From the Jetsons' various robotic helpers to Star Wars' endearing duo, R2D2 and 3CPO, humanoid robots have pretty much remained in the realm of science fiction. But Japan now believes humanoid robots will soon become a big industry. Its Ministry of Economy, Trade, and Industry has formed a study group, Vision of Robots in the Future, and has made available $28 million this year for robot development. Japanese officials think that consumer-friendly bots will be in mass production by 2010. Robot expert Yiannis Demiris of London's Imperial College applauds Japan's initiative—"It's a noble goal"—but doubts that a machine that can operate among humans can be produced within six years. Safety and the bots' need to "see" and comprehend an unpredictable environment are major hurdles to overcome. The first products will be basic, Demiris predicts, like a robot that can iron shirts. —TG


The high-tech bedrock on which the U.S. economy is based remains firm, but increased foreign competition and changing demographics could eventually cause America's science and technology global leadership to crumble. That's the gist of Science and Engineering (S&E) Indicators 2004, a National Science Board (NSB) biennial report. "For many years we have benefited from minimal competition in the global S&E labor market, but attractive and competitive alternatives are now expanding around the world," warns Warren M. Washington, NSB chairman. The paradox is that America's economic success demands more engineers and scientists than the country is producing. VISAS ISSUED, 1998-2003To a great extent, the United States has relied on foreign-born workers to fill those jobs. As of 2000, 17 percent of bachelor's degree holders, 29 percent of master's degree holders, and 38 percent of Ph.D.'s employed in U.S. high-tech jobs were not born in the United States. But since 2001 there's been a decline in the issuing of high-skill-related visas: in part because of higher State Department refusal rates but also because of competition from other countries. Another worrying indicator: Although America-based writers produce the largest share of scientific journal articles, their output has been flat since 1992, while the number of articles from authors based in developing countries is rising.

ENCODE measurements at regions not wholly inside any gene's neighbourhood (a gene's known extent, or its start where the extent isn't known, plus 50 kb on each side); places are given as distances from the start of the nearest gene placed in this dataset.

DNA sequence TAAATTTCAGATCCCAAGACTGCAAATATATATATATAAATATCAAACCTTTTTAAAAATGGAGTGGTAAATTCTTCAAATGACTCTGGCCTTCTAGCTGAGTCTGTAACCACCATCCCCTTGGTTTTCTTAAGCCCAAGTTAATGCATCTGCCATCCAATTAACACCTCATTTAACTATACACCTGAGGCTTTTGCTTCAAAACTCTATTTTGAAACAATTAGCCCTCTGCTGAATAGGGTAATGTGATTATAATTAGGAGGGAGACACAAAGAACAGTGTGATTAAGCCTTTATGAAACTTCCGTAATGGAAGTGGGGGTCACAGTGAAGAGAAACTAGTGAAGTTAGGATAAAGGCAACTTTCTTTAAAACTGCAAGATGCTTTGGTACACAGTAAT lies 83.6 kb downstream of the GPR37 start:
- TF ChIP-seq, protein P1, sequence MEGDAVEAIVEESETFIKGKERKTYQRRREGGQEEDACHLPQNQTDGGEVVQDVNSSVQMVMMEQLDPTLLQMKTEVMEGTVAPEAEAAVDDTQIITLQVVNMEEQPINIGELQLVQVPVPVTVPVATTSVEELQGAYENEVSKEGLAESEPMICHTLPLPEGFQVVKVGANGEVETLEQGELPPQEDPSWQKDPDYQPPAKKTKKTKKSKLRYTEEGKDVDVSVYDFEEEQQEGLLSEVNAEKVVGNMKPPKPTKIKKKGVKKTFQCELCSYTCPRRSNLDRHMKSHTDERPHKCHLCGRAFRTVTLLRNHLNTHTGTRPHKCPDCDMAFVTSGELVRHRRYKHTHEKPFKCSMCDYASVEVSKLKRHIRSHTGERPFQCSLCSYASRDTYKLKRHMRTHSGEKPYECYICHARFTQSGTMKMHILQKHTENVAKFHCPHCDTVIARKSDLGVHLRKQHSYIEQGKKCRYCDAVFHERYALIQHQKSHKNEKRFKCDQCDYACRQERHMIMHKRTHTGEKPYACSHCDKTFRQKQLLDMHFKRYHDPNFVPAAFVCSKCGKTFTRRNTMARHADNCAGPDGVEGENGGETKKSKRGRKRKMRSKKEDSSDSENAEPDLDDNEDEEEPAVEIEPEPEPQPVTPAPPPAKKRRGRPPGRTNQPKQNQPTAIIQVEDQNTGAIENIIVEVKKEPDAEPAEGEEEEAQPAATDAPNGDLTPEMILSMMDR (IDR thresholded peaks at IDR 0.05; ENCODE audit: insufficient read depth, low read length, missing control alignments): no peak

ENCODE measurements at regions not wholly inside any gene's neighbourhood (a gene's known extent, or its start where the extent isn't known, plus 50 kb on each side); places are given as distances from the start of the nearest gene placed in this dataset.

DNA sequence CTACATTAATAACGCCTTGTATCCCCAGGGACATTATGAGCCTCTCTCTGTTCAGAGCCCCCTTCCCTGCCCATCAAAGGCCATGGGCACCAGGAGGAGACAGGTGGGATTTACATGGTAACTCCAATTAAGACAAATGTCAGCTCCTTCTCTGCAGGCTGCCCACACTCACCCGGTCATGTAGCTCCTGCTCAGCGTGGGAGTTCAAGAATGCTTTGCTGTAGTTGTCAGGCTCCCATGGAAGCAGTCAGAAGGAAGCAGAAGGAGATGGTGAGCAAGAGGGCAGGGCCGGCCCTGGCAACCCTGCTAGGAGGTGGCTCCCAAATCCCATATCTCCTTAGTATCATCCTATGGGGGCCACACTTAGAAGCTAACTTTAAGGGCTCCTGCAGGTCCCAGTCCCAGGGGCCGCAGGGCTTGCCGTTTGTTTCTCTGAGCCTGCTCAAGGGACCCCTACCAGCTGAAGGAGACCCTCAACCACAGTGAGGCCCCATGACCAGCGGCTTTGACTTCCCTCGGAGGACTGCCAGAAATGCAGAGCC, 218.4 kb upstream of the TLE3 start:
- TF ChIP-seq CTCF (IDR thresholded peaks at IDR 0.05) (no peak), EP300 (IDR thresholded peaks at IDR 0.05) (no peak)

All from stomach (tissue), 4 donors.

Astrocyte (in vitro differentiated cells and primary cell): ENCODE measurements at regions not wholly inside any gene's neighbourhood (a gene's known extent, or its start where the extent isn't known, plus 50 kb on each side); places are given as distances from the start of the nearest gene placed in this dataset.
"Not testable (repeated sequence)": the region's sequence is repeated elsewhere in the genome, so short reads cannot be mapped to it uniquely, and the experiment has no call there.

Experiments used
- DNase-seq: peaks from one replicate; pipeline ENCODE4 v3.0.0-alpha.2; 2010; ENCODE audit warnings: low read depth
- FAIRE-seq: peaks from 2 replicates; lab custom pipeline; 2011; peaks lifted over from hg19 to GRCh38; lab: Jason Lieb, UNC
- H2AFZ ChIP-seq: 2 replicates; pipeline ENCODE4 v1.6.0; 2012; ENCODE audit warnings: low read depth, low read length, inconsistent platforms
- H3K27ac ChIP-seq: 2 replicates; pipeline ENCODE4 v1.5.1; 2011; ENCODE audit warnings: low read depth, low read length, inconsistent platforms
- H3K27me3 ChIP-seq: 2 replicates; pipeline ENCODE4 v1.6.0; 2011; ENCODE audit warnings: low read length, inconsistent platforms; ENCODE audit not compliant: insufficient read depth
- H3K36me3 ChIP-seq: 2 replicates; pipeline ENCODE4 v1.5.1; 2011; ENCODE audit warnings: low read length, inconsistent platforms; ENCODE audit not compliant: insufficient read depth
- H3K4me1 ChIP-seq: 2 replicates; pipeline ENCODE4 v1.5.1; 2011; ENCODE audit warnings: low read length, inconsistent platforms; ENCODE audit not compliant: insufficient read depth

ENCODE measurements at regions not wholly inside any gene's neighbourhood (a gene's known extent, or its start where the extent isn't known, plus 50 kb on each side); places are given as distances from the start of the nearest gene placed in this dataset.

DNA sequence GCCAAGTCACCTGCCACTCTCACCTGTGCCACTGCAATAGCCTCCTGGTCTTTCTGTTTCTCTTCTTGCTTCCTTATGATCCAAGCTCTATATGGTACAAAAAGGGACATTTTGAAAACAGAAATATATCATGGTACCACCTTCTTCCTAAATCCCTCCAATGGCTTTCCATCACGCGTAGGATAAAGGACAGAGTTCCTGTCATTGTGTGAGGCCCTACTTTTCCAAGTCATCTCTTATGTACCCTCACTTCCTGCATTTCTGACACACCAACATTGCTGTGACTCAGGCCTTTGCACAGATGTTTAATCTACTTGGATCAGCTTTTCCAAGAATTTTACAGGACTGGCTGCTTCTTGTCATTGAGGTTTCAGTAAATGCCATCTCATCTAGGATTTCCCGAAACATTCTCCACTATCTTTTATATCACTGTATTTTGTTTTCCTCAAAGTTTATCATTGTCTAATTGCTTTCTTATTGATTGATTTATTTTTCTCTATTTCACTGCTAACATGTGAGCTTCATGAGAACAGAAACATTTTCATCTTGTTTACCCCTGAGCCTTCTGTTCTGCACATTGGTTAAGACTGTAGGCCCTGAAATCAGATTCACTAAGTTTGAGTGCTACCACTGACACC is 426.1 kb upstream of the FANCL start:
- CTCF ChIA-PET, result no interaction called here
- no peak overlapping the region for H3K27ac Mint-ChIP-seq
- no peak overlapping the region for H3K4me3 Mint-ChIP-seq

On that sobering note, here's some good news from the report. Federal funding for academic research and development, adjusted for inflation, has grown by 66 percent since 1990. Corporate R&D spending peaked at $180 billion in 2000, but despite an economic slowdown, R&D spending didn't drop by much. It was at $177 billion in 2002, or two thirds of the total amount spent: $276 billion. A surge in R&D spending by U.S. service-sector industries helped keep corporate numbers high. Between 1997 and 2000, the service sector's share of industrial R&D spending jumped from around 20 percent to about 35 percent. And that's certainly providing a great service to the American economy. —TG